Pulitzer Prize-Winning Contemporary Opera Comes to Winston-Salem



This year as the United States observes the 100th anniversary of its entrance into the Great War, Piedmont Opera will produce a new opera by Kevin Puts and Mark Campbell, the Pulitzer prize-winning contemporary opera Silent Night. The opera is based on the true story of the 1914 Christmas truce which was also the inspiration for the 2005 French film “Joyeux Noël.”  The production examines the experiences the men had in the trenches of WWI and poses questions of why we go to war, who benefits, and ultimately, the emotional cost.

Last season Piedmont Opera celebrated strong women in opera. Due to the nature of war, Silent Night is an opera rich in male roles, especially for baritones. Piedmont Opera sat down with two of its principals who sing the roles of the French Lieutenant Audebert (Gabriel Preisser) and Scottish Lieutenant Gordon (Gregory Gerbrandt) to learn more about the strong and not-so-silent men of Silent Night.

Gabriel, you created the role of Lt. Gordon in Kevin Puts’ Pulitzer Prize-winning Silent Night at Minnesota Opera with subsequent performances at Opera Philadelphia, Cincinnati Opera, and Michigan Opera Theatre. You are “known” for this role but are cast as Lieutenant Audebert in PO’s production. How to you feel about assuming a new identity in Silent Night? What are some of the pros and cons?

Preisser: Silent Night is very near and dear to my heart.  I actually covered (the role of) Audebert in the premiere at Minnesota in addition to singing Gordon so I have been eager for the chance to do Audebert.  The truth of the matter is any role in Silent Night is a special one because the opera is so special.  The combination of an actual piece of history replicated on stage that celebrates pure humanity amidst abject brutality and composer Kevin Puts’ rich, expressive score makes Silent Night an instant classic in my humble opinion. It is truly a masterpiece.

What challenges will you face in preparation for this role?

Preisser: The tricky thing for me will be making sure I don’t start singing the wrong part! I promise I won’t step on Lt Gordon’s lines. I promise!  The other challenge with Silent Night is there is an added layer of expectation to be true to the characters as they really lived, really existed, and what they experienced in those trenches really happened.  It is an exciting challenge as a singing actor.

You have been active in several new operas. What draws you to contemporary opera? How do new works fit into the future of opera?

I have been very fortunate to be involved with several contemporary operas and I continue to be drawn to them because in many ways they are our living legacy and the music and stories have an immediacy and relevancy that instantly draws me in.  They are also just plain fun.  Quite often the musical language is eclectic and challenging, which stretches and challenges me as a singer/artist, and the characters are often contemporary or from recent history, so as to be more familiar and interesting to recreate.  It is a rewarding experience and Silent Night especially so with it being such a special, beautiful, and tragic moment in our history.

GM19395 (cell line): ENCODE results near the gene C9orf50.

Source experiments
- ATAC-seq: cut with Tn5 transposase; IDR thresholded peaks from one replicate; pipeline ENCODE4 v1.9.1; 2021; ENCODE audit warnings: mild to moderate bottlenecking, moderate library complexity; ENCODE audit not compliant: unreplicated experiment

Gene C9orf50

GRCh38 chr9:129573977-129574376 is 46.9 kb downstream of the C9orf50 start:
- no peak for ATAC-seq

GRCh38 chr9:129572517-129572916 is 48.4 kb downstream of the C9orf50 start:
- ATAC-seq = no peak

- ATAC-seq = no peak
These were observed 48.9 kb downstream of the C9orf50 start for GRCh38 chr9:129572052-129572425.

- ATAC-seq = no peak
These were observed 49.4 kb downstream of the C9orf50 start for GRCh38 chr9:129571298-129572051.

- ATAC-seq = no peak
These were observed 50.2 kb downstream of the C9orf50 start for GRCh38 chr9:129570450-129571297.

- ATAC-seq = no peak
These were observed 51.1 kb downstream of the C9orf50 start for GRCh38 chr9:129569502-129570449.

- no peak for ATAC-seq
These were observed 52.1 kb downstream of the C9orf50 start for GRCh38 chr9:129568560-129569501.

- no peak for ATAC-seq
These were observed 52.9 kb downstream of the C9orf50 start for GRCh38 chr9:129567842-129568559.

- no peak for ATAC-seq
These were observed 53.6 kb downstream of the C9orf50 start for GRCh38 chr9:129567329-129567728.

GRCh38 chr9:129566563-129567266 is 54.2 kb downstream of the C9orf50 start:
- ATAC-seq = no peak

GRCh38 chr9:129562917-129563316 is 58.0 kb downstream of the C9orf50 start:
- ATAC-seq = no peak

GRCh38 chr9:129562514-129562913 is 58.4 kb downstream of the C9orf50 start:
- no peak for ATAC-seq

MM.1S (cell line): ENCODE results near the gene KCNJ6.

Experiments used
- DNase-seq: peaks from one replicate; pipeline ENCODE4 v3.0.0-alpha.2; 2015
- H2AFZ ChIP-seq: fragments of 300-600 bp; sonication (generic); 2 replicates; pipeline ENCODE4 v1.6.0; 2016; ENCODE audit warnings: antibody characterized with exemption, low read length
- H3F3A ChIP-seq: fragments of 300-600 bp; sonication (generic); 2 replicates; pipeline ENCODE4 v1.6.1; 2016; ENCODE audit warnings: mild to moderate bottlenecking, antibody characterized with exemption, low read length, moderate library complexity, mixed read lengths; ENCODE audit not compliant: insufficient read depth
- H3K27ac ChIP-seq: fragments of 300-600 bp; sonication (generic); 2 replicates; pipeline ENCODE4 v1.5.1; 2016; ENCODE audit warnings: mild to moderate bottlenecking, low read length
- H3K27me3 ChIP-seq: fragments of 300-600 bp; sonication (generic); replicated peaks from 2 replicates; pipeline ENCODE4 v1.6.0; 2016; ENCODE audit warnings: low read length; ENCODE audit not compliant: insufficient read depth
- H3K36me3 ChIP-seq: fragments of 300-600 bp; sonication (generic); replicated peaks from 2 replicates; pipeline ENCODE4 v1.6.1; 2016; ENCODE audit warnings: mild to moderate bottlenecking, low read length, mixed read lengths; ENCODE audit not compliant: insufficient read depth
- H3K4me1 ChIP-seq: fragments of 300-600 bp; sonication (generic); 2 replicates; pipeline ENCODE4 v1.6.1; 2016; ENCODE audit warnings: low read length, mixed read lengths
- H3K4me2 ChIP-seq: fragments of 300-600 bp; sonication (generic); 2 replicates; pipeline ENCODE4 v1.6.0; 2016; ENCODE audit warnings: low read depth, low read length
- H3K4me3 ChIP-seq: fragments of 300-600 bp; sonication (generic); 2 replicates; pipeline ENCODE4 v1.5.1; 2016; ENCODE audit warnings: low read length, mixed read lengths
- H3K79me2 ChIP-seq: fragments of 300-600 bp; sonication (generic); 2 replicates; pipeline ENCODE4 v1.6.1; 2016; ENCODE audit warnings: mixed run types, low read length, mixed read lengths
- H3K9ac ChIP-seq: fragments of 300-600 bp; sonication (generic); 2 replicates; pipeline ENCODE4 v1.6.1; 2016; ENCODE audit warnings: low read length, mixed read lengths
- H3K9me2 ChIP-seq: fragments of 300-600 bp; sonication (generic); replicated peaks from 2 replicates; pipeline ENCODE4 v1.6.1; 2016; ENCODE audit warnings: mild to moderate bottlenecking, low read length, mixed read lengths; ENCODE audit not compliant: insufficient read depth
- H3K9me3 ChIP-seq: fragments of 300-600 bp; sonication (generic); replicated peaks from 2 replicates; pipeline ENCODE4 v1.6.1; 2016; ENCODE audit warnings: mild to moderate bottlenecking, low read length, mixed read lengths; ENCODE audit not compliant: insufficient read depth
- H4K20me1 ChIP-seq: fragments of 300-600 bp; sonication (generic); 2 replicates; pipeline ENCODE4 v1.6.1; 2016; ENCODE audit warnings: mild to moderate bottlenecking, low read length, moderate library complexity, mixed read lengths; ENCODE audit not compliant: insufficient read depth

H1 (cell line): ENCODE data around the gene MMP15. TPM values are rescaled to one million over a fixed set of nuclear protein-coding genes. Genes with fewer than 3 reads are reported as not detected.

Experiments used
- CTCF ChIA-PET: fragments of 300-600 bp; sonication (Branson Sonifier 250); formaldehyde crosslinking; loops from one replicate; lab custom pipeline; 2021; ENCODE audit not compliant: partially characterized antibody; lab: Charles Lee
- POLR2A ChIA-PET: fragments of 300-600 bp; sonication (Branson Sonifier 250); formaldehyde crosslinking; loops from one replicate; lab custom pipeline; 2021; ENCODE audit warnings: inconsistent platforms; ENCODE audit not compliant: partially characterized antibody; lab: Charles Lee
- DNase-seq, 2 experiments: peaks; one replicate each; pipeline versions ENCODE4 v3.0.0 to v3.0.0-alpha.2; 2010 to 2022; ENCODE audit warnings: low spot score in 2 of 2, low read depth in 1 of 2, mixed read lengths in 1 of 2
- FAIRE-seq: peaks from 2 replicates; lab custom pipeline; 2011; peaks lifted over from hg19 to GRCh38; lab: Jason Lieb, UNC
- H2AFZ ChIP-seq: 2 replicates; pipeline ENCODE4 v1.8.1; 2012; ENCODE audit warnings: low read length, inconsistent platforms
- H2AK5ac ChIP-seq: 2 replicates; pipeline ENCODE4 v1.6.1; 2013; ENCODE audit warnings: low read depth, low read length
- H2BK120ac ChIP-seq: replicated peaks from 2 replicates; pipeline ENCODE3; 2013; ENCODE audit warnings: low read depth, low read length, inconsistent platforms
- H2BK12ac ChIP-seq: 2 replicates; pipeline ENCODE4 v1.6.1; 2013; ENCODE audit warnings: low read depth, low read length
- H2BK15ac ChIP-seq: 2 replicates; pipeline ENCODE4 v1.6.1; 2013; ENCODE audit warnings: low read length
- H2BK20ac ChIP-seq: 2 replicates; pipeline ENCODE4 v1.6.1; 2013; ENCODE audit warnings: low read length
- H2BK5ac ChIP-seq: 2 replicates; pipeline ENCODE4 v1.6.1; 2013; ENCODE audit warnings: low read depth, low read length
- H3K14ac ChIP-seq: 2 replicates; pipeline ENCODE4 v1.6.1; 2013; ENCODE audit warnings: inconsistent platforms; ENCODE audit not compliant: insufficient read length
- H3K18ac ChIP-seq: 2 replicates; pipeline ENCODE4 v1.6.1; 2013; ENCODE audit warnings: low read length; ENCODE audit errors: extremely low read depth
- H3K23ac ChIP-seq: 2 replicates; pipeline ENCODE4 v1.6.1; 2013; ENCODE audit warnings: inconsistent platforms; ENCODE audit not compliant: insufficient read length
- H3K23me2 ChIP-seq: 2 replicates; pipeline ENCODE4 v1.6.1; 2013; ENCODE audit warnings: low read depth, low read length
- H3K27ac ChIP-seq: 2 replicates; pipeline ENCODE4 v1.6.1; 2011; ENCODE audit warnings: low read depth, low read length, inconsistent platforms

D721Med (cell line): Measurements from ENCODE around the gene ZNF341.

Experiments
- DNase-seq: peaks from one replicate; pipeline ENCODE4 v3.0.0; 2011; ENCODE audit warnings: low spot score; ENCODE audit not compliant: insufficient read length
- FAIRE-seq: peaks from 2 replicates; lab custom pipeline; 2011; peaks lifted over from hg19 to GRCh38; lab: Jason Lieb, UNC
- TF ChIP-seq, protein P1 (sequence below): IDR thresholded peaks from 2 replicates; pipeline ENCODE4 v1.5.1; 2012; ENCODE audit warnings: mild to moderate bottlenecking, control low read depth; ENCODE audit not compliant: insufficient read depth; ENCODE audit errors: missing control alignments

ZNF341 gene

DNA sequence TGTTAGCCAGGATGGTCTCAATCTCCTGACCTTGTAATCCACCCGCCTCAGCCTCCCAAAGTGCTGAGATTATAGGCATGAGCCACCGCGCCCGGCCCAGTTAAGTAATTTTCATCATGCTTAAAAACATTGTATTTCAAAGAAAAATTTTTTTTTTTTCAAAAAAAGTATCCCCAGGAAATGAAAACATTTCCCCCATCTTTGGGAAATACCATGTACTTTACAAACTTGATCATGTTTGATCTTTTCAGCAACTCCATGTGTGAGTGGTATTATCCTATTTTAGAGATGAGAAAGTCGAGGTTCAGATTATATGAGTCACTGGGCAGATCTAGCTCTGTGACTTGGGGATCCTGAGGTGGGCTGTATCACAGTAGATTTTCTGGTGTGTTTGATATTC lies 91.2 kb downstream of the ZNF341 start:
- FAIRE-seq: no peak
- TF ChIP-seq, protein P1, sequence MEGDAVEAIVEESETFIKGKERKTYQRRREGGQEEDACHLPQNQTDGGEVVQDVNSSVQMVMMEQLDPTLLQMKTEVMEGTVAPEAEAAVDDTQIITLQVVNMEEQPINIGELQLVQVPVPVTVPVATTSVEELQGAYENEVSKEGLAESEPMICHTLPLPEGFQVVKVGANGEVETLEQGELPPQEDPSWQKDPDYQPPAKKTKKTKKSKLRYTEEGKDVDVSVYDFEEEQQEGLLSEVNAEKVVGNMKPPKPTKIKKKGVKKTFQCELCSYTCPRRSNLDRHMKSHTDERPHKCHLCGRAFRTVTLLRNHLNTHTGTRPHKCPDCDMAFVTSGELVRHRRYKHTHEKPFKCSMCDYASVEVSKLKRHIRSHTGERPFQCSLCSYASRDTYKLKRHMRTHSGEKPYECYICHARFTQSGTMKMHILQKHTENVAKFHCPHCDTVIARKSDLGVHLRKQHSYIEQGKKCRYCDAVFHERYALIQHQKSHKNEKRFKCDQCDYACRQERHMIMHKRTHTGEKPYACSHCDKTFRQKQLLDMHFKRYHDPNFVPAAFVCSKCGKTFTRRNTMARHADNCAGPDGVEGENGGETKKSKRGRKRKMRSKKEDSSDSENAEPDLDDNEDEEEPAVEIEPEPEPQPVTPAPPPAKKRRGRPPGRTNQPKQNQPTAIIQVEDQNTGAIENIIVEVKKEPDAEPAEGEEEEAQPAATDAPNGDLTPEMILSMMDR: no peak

What do you do when you aren’t performing/rehearsing?

Aside from performing, I just so happen to run a little opera company back home – Opera Orlando.  It keeps me busy, but my biggest joy is spending time with my wife Christina and two kids Grayson and Cora.  Of course, my three-year-old son Grayson has now gotten in the habit of saying “Dada, no singing!”  Everyone is a critic.

 

Gregory Gerbrandt, who will perform the role of Scottish Lieutenant Gordon, has created the lead baritone in four World Premieres. He is frequently asked to sing contemporary opera and has performed most recently the lead role in new productions. He now adds Silent Night to that list.

How are you preparing for the role of Lieutenant Gordon?

Gerbrandt: I’ve found out as much about the piece and history surrounding the event as possible.  Gaining a contextual knowledge of that time in history really helps me visualize these characters and events. Then I start on the music and text.  As Gordon interacts with many individuals who are speaking languages other than my own, I make sure I know the translation of each word for literal, idiomatic, and phrasal meaning.  Only then do I start to learn the music and how it lives with each statement I, and every other character, make.  Then there’s the whole Scottish thing…I’m still working on that!

What has been your most memorable stage moment – good or bad?

Gerbrandt: I’ve experienced so many wonderful, fulfilling, scary, and never-to-be-repeated moments I don’t even know where to begin!  Let’s just say these moments will live in my mind and heart until I can get them down on paper, and then you can experience all of them with me!

What do you like to do when you’re not performing?

Gerbrandt: I love to fish, and have caught nearly every fish in my home state of Colorado this summer….twice!  I also really enjoy traveling, sports (both playing and observing), songwriting on my guitar, staying active physically and in the community, reading, and scratching behind the ears of each fuzzy dog I come in contact with on the streets.

Silent Night makes its North Carolina premiere on October 27th at 8:00 PM and runs on October 29th at 2:00 PM and on October 31st at 7:30 PM at the Stevens Center of the UNCSA. Piedmont Opera offers half price tickets to students and has Student Night on October 25th at 7:30 PM during the final dress rehearsal. Crosby Scholars are invited to attend Student Night for free by calling the box office.

Tickets are available by calling 336.725.7101 or PiedmontOpera.org.

 


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